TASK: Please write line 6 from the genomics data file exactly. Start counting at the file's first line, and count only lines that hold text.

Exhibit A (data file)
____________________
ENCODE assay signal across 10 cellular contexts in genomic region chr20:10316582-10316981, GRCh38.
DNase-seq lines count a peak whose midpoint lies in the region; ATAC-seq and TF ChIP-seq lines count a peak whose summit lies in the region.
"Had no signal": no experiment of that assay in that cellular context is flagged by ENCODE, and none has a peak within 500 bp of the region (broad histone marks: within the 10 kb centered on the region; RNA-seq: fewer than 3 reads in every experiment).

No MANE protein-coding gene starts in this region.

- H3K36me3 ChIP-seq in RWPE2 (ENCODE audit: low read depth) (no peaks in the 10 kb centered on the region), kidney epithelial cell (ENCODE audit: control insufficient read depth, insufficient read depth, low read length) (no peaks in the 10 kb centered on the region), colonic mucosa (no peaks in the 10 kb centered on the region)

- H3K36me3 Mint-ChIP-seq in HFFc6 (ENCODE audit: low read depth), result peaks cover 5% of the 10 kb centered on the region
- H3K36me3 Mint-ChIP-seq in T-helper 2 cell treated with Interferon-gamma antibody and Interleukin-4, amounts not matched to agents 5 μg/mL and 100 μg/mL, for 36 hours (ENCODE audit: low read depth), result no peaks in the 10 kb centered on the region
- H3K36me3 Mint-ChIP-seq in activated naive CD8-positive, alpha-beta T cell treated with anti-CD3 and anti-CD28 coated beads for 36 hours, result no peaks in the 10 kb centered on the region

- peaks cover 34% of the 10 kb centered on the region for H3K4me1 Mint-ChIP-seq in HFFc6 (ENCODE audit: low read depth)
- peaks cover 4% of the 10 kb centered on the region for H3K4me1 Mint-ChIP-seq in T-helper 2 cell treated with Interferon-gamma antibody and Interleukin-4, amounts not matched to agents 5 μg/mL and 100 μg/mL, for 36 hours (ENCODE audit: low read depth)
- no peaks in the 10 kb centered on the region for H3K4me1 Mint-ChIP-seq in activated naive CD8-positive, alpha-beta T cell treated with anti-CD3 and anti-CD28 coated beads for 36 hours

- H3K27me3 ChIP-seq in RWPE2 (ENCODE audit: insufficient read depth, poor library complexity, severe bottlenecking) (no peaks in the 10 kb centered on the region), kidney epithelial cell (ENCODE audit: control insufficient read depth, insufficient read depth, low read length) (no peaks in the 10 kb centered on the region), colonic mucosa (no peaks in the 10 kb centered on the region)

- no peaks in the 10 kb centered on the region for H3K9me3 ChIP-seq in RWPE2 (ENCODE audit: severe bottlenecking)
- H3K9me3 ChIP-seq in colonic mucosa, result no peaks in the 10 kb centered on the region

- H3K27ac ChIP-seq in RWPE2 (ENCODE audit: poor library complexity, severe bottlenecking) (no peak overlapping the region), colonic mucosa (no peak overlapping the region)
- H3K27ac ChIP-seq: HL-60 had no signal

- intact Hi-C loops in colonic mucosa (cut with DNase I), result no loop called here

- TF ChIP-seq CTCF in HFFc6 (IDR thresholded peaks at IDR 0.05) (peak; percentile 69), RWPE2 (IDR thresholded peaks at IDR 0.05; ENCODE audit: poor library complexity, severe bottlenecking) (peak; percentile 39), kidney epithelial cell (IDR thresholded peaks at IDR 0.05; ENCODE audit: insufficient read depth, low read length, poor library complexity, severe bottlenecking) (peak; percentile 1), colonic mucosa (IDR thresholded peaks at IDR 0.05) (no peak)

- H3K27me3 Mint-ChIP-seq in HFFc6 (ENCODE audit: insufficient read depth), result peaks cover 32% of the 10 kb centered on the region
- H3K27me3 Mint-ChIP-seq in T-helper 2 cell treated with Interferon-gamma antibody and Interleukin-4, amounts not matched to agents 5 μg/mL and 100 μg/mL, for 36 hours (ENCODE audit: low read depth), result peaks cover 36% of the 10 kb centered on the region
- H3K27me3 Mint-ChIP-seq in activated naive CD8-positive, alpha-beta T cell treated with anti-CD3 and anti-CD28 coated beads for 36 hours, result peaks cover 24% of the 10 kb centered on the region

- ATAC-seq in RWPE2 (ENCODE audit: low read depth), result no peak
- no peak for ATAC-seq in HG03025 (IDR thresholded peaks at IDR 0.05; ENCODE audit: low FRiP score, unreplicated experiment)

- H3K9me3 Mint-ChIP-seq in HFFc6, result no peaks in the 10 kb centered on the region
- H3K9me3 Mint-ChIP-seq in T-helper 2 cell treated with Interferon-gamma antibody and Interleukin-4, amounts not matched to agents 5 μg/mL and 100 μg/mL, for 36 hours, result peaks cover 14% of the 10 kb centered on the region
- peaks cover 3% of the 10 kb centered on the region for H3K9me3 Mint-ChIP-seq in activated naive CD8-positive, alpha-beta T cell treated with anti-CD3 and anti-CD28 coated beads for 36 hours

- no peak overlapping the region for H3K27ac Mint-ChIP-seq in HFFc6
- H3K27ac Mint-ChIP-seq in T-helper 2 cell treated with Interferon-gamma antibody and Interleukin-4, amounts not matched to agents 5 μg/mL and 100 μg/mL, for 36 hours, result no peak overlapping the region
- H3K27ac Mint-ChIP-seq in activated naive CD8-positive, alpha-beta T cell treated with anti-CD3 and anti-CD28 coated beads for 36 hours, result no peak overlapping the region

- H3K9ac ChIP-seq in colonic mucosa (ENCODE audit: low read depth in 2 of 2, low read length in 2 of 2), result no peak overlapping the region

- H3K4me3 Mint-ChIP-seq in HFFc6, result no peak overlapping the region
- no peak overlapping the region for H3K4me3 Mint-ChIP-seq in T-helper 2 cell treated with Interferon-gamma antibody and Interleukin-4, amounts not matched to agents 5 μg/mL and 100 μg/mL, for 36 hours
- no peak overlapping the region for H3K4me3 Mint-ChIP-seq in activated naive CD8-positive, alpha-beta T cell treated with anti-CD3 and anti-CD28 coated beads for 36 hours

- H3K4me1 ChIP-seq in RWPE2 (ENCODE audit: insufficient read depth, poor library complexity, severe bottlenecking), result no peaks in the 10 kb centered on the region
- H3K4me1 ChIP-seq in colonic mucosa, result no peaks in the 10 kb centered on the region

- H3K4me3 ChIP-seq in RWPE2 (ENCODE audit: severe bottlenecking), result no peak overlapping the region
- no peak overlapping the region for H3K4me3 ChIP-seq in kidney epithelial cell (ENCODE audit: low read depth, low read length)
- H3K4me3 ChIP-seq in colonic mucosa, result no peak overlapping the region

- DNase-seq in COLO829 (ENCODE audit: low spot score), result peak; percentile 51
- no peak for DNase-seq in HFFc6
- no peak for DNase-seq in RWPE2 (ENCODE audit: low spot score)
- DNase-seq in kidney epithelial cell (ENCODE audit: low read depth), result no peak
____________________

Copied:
- H3K36me3 Mint-ChIP-seq in HFFc6 (ENCODE audit: low read depth), result peaks cover 5% of the 10 kb centered on the region